Given our nominal and "low ball" gold price target and updated models we can predict the the fair value and expected price range for oil, silver and copper.
Nominal price for COMEX gold of $1380/oz
The fair value of NYMEX Oil is $86.12/bbl in a range of $82.19/bbl to $90.05/bbl
The fair value of COMEX silver is $27.261 in a range of $24.513/oz to $30.009/oz
The fair value of COMEX copper is $3.9869 in a range of $3.7132/oz to $4.2607/oz
"Low ball" price for COMEX gold of $1320/oz
The fair value of NYMEX Oil is $79.82/bbl in a range of $75.90/bbl to $83.78/bbl
The fair value of COMEX silver is $22.383 in a range of $19.635/oz to $25.131/oz
The fair value of COMEX copper is $3.6572 in a range of $3.3835/oz to $3.9310/oz
Several things stand out from this analysis. The first is that, lacking any major geo-political event, $100/bbl and perhaps even $90/bbl oil is off the table for the near term. Except for the lower limit of the low ball gold price, silver price will probably remain above $20/oz. More ominously, we could see copper slip below $4/lb for even the nominal case. This morning COMEX copper is trading at 4.2870/lb which is just slightly above the upper nominal range for the red metal. Today's gold price is near my January nominal at $1373.1/oz. In summary it looks like the metal's are in a corrective phase after a very strong run in the latter part of 2010.
Weekly Molybdenum Roundup
Spot prices for molybdenum oxide remain in $16/lb territory in the West and Europe. Moly futures indicate a mild contango between spot prices and the London Metal Exchange (LME) 3-month and 15-month seller contracts both of which are now above $17/lb (contango occurs when the price of a commodity for future delivery is higher than the spot price, or a far future delivery price is higher than a nearer future delivery; backwardation is the opposite of contango).
The 3-month seller at $17.10/lb is comfortably above the Colonel's mid-range moly price target for 2010 of $15.71/lb but below my target of $20.21/lb for 2011. The Report will give moly prices a "yellow-green" light on the Eureka Outlook Dashboard for now because I do believe we could see much higher prices this year.
Here is a detailed pricing summary for last week:
Western Moly Oxide $16.00/lb (the price tracked by Base Metals on the General Moly Website)
Moly Oxide, Europe (Mo Drummed Molydbic Oxide EU) $16.70/lb (the price reported in the Metals Bulletin)
LME Futures Contracts
LME cash seller is at $37000/metric ton $17.78/lb
3-Month (Buyer) $37,000/metric ton $16.78/lb
3-Month (Seller) $37,700/metric ton $17.10/lb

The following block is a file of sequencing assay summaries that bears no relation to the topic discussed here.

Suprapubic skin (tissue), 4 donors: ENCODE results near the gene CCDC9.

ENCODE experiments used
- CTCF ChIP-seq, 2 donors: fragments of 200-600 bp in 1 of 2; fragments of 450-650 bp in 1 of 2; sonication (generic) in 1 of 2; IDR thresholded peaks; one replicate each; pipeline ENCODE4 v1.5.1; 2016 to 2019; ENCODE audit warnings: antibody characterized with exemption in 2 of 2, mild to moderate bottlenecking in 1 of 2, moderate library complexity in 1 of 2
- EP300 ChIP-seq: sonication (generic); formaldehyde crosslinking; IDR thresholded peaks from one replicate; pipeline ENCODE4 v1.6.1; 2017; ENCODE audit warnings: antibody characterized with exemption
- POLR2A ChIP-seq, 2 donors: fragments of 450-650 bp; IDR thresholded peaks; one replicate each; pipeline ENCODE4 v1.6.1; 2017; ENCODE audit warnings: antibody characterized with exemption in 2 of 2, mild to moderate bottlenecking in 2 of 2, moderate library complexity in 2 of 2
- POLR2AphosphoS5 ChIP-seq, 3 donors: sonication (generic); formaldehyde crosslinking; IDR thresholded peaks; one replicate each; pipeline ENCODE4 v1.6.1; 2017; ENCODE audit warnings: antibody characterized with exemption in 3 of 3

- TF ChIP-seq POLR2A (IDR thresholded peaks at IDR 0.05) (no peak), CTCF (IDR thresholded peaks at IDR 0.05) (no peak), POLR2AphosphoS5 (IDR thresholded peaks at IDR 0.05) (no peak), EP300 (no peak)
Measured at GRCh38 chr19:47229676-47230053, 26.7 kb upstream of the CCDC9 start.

15-Month (Buyer) $37,825/metric ton $17.16/lb
15-Month (Seller) $39,075/metric ton $17.72/lb
Here is a chart of the LME 3-month contract (seller) from the February launch to the present:
Eureka Miner's Index (EMI)
The Eureka Miner's Index (EMI) gives us the market temperature for the sectors that have the greatest impact on mining in Eureka County. Below is a chart of the EMI at Friday's close. The magenta line is the EMI with a low interest cap of 3% on 10-year Treasurys (LIRC) and adjustments for gold and silver prices (i.e., Au:Ag ratio). A 1-month moving average is given by the blue line. A larger and more readable chart appears near the bottom of this blog page.
This morning the Eureka Miner's Index(EMI) is above-par at 586.12, down from Friday's 649.34. We are now 4-days below the 1-month moving average of 688.06, a potentially bearish sign. Similar to the metals we examined above, it appears that the miners are also entering a corrective phase.
The 2011 record high for the EMI is now 796.00 set 01/03/2011; the 52-week low was set 6/7/2010 at 50.7. An EMI greater than 100 signals better times for the metals & miners relevant to Eureka County, the EMI re-established an upward trend on Friday, 12/3 but is now again under pressure.
200-day averages are used in the EMI to normalize current mining company share price and are updated monthly. Upper and lower trend lines are updated weekly.
Oil & Copper Correlations with Gold
Oil & copper correlations with gold give us insight into what may happen next for the metals & miners.
Here are the latest correlations given this morning's NYMEX/COMEX trading:
Oil/Au correlation +0.5472 (1-month) +0.7730 (3-month)
Cu/Au correlation +0.4571 (1-month) +0.6291 (3-month)
Cu/Oil correlation +0.5936 (1-month) +0.9125 (3-month)
Here are the numbers from the last Monday's roundup (01/03/2011):
Oil/Au correlation +0.3851 (1-month) +0.8179 (3-month)
Cu/Au correlation +0.2525 (1-month) +0.7293 (3-month)